Connor Reck of EverQuote was the best runner on the night, winning the men’s division in 17:23 (4:58 pace). He outpaced Jonathan Phillips of Enel X, who crossed the line in 17:27, and Vasili Kariolis of Voyager Therapeutics, who was third in 17:57.

It was the second Corporate Challenge win for Reck, who also earned top honors in 2016. But it will hardly be the highlight of his week. He is getting married Saturday.

Megan Ratcliffe, running for Bracebridge Capital, earned her first J.P. Morgan Corporate Challenge women’s title, breaking the tape in 19:17 (5:30 pace). Jaime Lord of Raytheon was the runner-up in 20:10 with Janelle Solviletti third in the same time, separated by less than two-tenths of a second.

Winning takes many forms at the Corporate Challenge. Analog Devices (ADI) may not have had a runner at the front of the pack, but the Norwood-based semiconductor company sees very tangible rewards for collectively covering the 3.5-mile course up and back on Commonwealth Avenue.

“Having a career with ADI means being challenged to achieve, both in work and in personal goals,” said Mary Weston, Analog’s captain. “The J.P. Morgan Corporate Challenge brings out this ambition whether achieving a team goal or beating personal records. The event also provides the unique opportunity for employees of all functions and job levels to come together as a team – great people whom we otherwise may not ever meet or interact with.”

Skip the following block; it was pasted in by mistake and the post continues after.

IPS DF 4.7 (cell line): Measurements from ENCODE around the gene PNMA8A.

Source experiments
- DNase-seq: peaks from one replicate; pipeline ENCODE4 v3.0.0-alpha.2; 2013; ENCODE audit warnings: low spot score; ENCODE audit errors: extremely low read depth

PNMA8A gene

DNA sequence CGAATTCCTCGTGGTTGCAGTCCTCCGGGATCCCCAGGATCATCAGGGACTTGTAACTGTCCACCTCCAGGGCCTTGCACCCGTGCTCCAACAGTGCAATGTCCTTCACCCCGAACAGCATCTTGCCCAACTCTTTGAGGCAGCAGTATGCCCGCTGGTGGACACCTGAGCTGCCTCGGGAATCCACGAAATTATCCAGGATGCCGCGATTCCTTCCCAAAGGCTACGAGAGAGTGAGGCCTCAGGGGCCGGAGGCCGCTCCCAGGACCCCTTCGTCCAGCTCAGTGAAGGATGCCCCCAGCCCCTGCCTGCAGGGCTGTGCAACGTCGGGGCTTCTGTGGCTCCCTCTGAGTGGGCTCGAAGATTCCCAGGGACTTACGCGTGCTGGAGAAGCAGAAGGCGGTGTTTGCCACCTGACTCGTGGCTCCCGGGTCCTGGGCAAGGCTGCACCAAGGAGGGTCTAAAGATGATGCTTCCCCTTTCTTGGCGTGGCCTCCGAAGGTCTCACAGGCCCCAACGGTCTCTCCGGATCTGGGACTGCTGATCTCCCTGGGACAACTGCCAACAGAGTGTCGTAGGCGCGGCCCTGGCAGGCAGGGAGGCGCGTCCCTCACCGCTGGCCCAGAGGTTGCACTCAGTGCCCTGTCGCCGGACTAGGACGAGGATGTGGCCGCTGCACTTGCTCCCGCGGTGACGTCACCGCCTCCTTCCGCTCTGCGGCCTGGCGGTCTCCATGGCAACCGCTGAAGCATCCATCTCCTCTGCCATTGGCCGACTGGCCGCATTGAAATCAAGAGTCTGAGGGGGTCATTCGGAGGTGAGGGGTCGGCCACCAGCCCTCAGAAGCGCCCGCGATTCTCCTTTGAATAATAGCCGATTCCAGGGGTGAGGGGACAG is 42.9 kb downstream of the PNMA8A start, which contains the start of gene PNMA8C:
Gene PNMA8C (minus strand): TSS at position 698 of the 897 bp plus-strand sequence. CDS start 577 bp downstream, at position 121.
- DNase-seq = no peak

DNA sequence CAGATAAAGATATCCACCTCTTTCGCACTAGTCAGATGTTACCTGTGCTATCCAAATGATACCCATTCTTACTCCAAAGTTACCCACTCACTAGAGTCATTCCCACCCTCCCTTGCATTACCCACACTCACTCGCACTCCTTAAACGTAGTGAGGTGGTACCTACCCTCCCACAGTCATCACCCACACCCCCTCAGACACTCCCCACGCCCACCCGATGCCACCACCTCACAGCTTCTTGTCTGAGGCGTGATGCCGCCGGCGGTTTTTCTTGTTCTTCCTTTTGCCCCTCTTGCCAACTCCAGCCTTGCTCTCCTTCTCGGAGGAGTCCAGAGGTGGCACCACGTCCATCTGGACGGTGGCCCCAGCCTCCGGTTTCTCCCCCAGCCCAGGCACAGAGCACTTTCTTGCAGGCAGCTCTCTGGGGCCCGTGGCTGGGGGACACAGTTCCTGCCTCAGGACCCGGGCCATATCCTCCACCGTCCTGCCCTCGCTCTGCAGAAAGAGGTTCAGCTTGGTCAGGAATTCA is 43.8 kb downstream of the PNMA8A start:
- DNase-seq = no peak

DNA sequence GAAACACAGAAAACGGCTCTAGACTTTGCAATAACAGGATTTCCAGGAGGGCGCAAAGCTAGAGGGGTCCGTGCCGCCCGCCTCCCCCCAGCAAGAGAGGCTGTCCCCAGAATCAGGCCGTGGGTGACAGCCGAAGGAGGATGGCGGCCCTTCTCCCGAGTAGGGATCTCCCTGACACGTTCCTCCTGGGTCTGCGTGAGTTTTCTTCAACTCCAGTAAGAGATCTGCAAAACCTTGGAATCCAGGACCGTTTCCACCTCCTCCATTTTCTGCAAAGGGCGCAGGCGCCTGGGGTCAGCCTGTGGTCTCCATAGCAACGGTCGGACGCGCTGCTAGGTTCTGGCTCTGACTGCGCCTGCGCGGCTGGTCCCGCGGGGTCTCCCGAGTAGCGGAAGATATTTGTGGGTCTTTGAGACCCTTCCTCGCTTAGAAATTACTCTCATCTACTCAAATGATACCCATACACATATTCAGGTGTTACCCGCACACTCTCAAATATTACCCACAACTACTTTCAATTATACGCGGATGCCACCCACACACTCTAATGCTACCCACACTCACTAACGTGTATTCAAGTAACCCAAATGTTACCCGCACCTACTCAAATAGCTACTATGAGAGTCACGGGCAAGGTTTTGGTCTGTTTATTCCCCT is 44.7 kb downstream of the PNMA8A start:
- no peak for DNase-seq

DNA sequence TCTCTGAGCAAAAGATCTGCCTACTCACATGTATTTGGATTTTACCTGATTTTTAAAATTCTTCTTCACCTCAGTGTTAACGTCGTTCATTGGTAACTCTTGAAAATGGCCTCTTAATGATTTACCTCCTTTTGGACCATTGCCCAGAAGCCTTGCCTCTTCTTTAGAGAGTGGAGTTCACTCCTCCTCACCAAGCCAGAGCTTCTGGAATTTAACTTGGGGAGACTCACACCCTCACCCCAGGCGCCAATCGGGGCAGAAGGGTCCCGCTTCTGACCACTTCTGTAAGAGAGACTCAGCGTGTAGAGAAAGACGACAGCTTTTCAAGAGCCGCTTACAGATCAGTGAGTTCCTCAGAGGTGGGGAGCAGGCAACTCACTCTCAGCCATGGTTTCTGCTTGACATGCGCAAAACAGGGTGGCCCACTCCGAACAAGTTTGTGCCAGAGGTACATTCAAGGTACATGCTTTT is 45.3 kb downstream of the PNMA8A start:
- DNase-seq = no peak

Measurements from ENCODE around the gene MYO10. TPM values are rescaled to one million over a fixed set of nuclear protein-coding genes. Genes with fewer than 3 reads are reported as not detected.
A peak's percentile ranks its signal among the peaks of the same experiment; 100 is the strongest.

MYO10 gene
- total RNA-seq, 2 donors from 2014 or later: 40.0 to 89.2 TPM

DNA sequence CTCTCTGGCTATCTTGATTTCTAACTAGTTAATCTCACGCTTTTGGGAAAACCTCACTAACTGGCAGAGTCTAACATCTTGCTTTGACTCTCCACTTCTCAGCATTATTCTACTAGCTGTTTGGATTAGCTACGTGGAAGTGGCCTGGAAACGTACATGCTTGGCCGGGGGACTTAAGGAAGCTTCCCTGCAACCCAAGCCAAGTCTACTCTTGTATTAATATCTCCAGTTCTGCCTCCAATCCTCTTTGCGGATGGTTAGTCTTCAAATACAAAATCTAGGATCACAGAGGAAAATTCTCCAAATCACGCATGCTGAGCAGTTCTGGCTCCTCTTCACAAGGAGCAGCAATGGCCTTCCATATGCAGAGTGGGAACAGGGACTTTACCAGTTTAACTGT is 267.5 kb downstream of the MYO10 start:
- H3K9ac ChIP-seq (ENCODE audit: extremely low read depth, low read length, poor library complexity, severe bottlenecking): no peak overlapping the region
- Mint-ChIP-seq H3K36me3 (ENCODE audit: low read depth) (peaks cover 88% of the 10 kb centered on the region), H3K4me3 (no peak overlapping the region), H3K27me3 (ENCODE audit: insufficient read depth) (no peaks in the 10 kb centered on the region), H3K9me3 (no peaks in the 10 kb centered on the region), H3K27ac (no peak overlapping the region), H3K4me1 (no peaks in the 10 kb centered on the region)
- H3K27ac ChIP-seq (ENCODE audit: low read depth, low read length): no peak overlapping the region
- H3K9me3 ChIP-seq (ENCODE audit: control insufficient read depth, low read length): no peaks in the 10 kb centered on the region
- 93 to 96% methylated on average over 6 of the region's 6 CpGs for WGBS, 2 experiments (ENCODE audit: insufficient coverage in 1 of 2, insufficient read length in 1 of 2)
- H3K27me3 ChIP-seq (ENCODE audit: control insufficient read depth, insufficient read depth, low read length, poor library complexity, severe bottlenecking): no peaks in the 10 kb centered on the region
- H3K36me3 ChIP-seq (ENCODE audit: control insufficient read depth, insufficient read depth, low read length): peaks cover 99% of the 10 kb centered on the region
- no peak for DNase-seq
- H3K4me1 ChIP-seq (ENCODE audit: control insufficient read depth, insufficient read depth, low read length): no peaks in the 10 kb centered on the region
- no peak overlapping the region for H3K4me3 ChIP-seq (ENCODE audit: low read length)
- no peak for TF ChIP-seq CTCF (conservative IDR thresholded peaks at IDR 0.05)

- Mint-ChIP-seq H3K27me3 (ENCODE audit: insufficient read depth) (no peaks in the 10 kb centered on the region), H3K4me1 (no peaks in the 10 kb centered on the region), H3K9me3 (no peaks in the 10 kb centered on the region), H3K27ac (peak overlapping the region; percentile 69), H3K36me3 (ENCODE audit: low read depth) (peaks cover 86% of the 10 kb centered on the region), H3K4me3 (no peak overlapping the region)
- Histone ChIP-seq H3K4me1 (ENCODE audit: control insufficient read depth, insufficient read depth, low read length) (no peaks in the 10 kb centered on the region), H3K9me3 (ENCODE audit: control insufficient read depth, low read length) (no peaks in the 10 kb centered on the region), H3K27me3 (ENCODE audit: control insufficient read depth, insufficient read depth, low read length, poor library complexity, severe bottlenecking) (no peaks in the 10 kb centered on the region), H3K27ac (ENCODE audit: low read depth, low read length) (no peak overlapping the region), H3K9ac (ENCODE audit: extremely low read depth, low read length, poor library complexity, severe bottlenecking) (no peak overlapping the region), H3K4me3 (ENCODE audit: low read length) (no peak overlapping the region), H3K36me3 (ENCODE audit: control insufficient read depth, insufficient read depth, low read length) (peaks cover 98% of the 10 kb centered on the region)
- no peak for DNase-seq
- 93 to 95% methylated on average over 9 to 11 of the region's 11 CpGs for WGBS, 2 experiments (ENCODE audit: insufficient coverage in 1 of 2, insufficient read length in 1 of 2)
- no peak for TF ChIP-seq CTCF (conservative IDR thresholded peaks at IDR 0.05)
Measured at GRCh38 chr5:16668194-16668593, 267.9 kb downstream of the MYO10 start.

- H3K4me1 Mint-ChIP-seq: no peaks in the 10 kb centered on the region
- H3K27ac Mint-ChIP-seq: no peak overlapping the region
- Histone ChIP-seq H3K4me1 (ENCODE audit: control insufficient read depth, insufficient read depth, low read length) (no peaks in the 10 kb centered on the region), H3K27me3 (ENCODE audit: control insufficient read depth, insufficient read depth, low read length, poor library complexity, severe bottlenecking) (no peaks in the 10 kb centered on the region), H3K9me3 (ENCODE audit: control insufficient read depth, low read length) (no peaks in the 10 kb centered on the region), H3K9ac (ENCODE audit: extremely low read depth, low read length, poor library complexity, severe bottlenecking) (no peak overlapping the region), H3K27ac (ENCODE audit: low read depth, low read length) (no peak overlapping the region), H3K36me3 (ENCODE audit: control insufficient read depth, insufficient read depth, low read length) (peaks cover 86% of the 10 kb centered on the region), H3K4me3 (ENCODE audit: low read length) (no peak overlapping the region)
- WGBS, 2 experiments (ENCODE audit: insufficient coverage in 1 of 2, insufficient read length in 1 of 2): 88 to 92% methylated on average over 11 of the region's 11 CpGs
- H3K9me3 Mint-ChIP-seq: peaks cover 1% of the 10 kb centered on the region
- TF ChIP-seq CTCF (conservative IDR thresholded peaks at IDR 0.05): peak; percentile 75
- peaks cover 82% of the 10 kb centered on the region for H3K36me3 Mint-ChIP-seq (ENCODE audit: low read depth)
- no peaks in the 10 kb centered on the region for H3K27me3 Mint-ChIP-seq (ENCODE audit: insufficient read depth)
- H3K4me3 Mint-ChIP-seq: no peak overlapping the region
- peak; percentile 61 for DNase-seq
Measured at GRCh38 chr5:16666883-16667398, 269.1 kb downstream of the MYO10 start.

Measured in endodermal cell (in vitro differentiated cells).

For the third consecutive year, J.P. Morgan donated in celebration of each participant to The Every Child Fund at Boston Children’s Hospital. Funds provided to The Every Child Fund will help propel research and help provide compassionate care to every family who comes through the doors of Boston Children’s Hospital, easing their burden and covering services insurance won’t pay for.

The beneficiary component is what helped drive the participation of Charles River Associates, a global consulting firm.

Giving back to the community and emphasizing health and wellness initiatives have always been a part of Charles River Associates’ culture,” said team captain Martin Malabanan. “The Corporate Challenge provides CRA employees with both and that is why we wanted to offer as many spots as possible to all our Boston colleagues.”

The true sense of community at the Corporate Challenge is what drew 100 employees from Philips, the multinational electronics company.

“It brings us together, for a good cause and it’s fun!” smiled the Philips captain, Francesco Vicario. “Philips is a large organization and the Corporate Challenge gives us a chance to run in our #OneTeam t-shirts, and it feels great. We moved to Cambridge less than four years ago, we love it here and this J.P. Morgan event is a unique opportunity to engage with the local community.”

The Boston race concluded the busiest stretch in the 43rd year of the J.P. Morgan Corporate Challenge Series – seven different cities visited in 31 days. The Series gets a slight breather before crossing the Atlantic for the 33rd running of the J.P. Morgan Corporate Challenge in London on July 3-4.